4. Preventing Complications

  • Effect on the body – This condition can take a massive toll on the different organs of the body like the heart, kidneys, lungs, liver, feet, etc. It is vital to educate yourself about the effects of diabetes and how you can prevent these complications.
  • Avoid complications – Do this by regularly visiting your endocrinologist and keeping the HbA1c levels in the normal range. Also, get your eyes and feet checked once every year. Get your regular blood tests done too. Know about high blood sugar level.

Also read about how to prevent diabetes

What you can do?

The first thing you need to do is take care of your emotional well-being. At the same time, you can't overlook the ongoing process of adaptation So, here's a list of what you can do to adapt to a life with diabetes.

  1. Keep yourself Informed : The first and most necessary step to managing lifestyle is understanding the basics of diabetes. So, if you have been diagnosed with diabetes, reach out to your doctor or health coach for information, advice and support. Also know about diabetologist.
  2. Do Not Hesitate to Ask Questions : Receiving all new information and learning skills to live diabetes can be pretty overwhelming. Therefore, it's better to make a list of all concerns and questions to understand diabetes better. Also, it's okay if you miss out on the information that the doctor has already shared with you. Do not hesitate to ask that again. Just make sure you don't make any move that could affect your health adversely.
  3. Talk to your Peers : Health experts are not the only people who can learn from. You can also talk to people who have or still are undergoing the same experience as you are now. They could provide you with practical knowledge. Moreover, knowing that others are facing the same challenges as you could provide you with mental support. You can also join an online community to get peer support.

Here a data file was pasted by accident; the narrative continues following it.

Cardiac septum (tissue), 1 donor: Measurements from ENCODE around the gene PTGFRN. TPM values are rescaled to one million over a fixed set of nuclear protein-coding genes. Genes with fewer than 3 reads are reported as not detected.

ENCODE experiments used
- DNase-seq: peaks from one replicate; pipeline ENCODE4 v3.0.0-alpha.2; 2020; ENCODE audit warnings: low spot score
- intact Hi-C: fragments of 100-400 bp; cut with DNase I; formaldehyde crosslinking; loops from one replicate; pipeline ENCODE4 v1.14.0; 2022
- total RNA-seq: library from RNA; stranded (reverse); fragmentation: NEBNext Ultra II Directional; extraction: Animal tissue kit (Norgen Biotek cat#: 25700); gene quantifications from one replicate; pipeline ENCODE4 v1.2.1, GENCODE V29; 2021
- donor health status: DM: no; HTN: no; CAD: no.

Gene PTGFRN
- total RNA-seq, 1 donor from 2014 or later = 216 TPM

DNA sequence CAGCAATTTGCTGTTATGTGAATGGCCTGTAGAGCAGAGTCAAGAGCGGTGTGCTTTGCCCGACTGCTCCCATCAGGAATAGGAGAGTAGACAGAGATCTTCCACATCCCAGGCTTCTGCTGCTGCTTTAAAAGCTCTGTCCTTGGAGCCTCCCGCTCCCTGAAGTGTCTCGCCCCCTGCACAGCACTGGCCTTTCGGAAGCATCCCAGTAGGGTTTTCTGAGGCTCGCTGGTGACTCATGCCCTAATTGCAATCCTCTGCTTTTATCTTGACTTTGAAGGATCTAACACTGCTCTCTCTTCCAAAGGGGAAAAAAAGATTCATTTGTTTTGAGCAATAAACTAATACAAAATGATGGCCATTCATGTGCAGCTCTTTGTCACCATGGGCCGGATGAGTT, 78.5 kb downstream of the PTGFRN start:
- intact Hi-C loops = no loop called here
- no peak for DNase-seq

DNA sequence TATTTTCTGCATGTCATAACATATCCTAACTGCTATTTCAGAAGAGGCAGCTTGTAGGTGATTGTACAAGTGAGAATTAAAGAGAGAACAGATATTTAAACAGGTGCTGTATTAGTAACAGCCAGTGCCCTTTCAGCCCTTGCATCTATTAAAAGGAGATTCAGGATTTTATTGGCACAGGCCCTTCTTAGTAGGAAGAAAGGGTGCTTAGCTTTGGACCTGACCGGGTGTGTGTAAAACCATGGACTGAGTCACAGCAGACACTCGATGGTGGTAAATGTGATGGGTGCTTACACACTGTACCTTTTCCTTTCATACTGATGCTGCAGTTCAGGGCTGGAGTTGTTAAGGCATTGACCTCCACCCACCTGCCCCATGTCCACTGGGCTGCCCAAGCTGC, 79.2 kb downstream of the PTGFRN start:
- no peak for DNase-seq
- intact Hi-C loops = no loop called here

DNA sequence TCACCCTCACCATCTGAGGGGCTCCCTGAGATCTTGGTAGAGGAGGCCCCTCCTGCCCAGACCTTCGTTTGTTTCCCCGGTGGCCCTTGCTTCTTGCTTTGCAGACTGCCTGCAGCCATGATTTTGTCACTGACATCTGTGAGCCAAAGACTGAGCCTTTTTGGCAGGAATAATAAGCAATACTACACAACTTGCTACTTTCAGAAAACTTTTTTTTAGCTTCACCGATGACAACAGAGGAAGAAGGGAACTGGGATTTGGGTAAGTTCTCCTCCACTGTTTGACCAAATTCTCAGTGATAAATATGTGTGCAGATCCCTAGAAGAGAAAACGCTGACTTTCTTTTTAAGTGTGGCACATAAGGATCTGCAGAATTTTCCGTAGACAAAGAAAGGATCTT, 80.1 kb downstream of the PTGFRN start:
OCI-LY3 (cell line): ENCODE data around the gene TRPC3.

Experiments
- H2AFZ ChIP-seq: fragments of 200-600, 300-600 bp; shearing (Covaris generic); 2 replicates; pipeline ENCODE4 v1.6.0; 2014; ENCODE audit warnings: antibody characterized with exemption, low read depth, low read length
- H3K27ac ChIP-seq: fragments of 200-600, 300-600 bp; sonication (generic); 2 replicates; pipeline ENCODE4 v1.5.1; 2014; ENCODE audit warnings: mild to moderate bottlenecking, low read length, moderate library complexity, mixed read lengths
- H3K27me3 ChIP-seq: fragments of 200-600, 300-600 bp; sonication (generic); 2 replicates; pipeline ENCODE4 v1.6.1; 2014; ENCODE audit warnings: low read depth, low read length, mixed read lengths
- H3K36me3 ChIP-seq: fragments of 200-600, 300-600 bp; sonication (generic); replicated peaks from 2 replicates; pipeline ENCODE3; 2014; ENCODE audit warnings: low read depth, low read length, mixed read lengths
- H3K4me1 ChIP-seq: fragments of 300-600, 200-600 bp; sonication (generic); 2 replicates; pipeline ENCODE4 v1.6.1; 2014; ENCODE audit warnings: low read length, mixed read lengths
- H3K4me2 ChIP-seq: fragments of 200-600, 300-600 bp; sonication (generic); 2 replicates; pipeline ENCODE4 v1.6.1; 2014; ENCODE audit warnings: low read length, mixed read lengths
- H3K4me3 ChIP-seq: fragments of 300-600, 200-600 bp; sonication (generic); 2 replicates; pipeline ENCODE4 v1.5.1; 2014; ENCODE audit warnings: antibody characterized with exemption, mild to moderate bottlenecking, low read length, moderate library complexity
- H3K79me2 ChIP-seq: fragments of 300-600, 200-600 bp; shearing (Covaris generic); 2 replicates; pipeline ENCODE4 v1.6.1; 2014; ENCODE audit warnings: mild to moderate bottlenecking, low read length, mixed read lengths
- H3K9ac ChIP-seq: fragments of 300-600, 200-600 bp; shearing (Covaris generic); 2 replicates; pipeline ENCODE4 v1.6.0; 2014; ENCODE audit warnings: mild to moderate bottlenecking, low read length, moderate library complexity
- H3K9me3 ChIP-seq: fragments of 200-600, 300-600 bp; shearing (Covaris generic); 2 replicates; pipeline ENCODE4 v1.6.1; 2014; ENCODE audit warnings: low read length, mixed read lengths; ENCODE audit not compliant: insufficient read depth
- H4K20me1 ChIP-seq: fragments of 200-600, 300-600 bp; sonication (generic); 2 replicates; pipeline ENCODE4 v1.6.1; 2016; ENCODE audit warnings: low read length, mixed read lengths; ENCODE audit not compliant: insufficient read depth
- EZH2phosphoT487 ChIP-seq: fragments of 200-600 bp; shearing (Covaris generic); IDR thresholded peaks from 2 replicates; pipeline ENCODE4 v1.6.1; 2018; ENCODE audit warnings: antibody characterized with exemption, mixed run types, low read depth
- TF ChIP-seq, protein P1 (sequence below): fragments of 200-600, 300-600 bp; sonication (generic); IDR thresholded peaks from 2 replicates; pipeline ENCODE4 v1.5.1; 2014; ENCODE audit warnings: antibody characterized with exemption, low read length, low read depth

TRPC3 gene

4. Involve your Friends and Family : You might feel alone but, you don't have to suffer it all alone. Talk to your pals and family about how you feel. They can also gather information for your well-being to help you out. They can be considerate in other ways too. They can assist you in getting more physically active and making healthy food choices. They can also keep a regular check on your glucose levels and take necessary action.
  5. Make a Plan : Creating a plan for your physical and emotional health is one of the most vital parts of adjusting to a diabetic lifestyle.
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Here are a few Tips to get started

  • Create a calendar of regular appointments with your doctor to talk about your health.
  • Gather information on healthy lifestyle, medicines, insulin, supportive communities, and motivational/informational events.
  • Join Diabetes related communities and connect with individuals going through similar situations as yourself.
  • Ask your health coach for a healthy yet enjoyable diet plan
  • Plan your regular exercises.

Bottom Line

Remember, you are not alone. It takes time to adapt and adjust to to a life with Diabetes and all its related emotions and feelings. Reach out to your diabetes health team of your doctor, personal health coach/nutritionist and mental wellness expert for information, advice and support to guide you through your journey to reverse Diabetes. Also know about normal sugar level.


Can you live a normal life with diabetes?

While diabetes can cause complications, there is no reason to not be able to live a normal life with diabetes. You may have to make a few changes to your routine like incorporating a healthy diet, exercising regularly, changing your sleeping habits to make them healthier, if needed, etc. Apart from these, checking blood sugars twice a day needs to be added to the routine. Lead a normal life and thrive, even with diabetes.




This website's content is provided only for educational reasons and is not meant to be a replacement for professional medical advice. Due to individual differences, the reader should contact their physician to decide whether the material is applicable to their case.